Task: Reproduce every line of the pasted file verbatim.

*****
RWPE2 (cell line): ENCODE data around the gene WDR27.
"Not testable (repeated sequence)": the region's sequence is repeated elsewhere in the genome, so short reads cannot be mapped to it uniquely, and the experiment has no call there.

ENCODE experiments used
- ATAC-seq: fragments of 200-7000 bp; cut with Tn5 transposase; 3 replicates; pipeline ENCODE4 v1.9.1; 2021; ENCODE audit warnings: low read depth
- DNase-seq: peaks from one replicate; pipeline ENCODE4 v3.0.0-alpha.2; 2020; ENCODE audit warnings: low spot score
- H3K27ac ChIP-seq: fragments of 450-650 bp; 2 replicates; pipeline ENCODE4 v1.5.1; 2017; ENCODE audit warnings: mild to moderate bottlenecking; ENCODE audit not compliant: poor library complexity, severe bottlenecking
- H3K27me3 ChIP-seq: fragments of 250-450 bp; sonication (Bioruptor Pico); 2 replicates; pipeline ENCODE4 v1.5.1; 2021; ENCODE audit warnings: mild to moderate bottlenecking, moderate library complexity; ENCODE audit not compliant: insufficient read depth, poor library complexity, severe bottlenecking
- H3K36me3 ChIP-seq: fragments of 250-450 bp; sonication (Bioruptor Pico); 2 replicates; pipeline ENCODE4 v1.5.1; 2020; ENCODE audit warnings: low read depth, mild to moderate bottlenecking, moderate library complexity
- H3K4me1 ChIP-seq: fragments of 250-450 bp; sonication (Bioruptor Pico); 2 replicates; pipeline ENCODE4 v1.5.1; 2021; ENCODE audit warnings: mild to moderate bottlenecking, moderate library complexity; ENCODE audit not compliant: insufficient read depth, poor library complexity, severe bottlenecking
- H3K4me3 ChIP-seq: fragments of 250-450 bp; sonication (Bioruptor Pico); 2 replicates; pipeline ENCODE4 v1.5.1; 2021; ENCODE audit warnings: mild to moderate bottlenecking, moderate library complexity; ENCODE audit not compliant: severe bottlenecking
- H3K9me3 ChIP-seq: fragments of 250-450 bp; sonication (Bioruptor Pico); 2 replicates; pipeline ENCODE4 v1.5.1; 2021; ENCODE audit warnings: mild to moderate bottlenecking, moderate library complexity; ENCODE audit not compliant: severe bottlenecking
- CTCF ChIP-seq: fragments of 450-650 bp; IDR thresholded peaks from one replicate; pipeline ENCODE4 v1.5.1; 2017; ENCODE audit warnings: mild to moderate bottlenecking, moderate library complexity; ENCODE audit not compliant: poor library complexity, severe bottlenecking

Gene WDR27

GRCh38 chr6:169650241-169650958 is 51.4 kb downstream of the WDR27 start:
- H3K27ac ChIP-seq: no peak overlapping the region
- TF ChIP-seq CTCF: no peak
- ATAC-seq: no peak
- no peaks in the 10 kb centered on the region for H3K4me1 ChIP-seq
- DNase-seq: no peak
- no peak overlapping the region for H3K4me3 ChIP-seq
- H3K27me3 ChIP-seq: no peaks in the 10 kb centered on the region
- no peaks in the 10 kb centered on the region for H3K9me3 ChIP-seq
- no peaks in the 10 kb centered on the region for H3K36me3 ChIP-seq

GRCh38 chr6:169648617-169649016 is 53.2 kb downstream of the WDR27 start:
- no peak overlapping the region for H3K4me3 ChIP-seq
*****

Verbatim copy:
RWPE2 (cell line): ENCODE data around the gene WDR27.
"Not testable (repeated sequence)": the region's sequence is repeated elsewhere in the genome, so short reads cannot be mapped to it uniquely, and the experiment has no call there.

ENCODE experiments used
- ATAC-seq: fragments of 200-7000 bp; cut with Tn5 transposase; 3 replicates; pipeline ENCODE4 v1.9.1; 2021; ENCODE audit warnings: low read depth
- DNase-seq: peaks from one replicate; pipeline ENCODE4 v3.0.0-alpha.2; 2020; ENCODE audit warnings: low spot score
- H3K27ac ChIP-seq: fragments of 450-650 bp; 2 replicates; pipeline ENCODE4 v1.5.1; 2017; ENCODE audit warnings: mild to moderate bottlenecking; ENCODE audit not compliant: poor library complexity, severe bottlenecking
- H3K27me3 ChIP-seq: fragments of 250-450 bp; sonication (Bioruptor Pico); 2 replicates; pipeline ENCODE4 v1.5.1; 2021; ENCODE audit warnings: mild to moderate bottlenecking, moderate library complexity; ENCODE audit not compliant: insufficient read depth, poor library complexity, severe bottlenecking
- H3K36me3 ChIP-seq: fragments of 250-450 bp; sonication (Bioruptor Pico); 2 replicates; pipeline ENCODE4 v1.5.1; 2020; ENCODE audit warnings: low read depth, mild to moderate bottlenecking, moderate library complexity
- H3K4me1 ChIP-seq: fragments of 250-450 bp; sonication (Bioruptor Pico); 2 replicates; pipeline ENCODE4 v1.5.1; 2021; ENCODE audit warnings: mild to moderate bottlenecking, moderate library complexity; ENCODE audit not compliant: insufficient read depth, poor library complexity, severe bottlenecking
- H3K4me3 ChIP-seq: fragments of 250-450 bp; sonication (Bioruptor Pico); 2 replicates; pipeline ENCODE4 v1.5.1; 2021; ENCODE audit warnings: mild to moderate bottlenecking, moderate library complexity; ENCODE audit not compliant: severe bottlenecking
- H3K9me3 ChIP-seq: fragments of 250-450 bp; sonication (Bioruptor Pico); 2 replicates; pipeline ENCODE4 v1.5.1; 2021; ENCODE audit warnings: mild to moderate bottlenecking, moderate library complexity; ENCODE audit not compliant: severe bottlenecking
- CTCF ChIP-seq: fragments of 450-650 bp; IDR thresholded peaks from one replicate; pipeline ENCODE4 v1.5.1; 2017; ENCODE audit warnings: mild to moderate bottlenecking, moderate library complexity; ENCODE audit not compliant: poor library complexity, severe bottlenecking

Gene WDR27

GRCh38 chr6:169650241-169650958 is 51.4 kb downstream of the WDR27 start:
- H3K27ac ChIP-seq: no peak overlapping the region
- TF ChIP-seq CTCF: no peak
- ATAC-seq: no peak
- no peaks in the 10 kb centered on the region for H3K4me1 ChIP-seq
- DNase-seq: no peak
- no peak overlapping the region for H3K4me3 ChIP-seq
- H3K27me3 ChIP-seq: no peaks in the 10 kb centered on the region
- no peaks in the 10 kb centered on the region for H3K9me3 ChIP-seq
- no peaks in the 10 kb centered on the region for H3K36me3 ChIP-seq

GRCh38 chr6:169648617-169649016 is 53.2 kb downstream of the WDR27 start:
- no peak overlapping the region for H3K4me3 ChIP-seq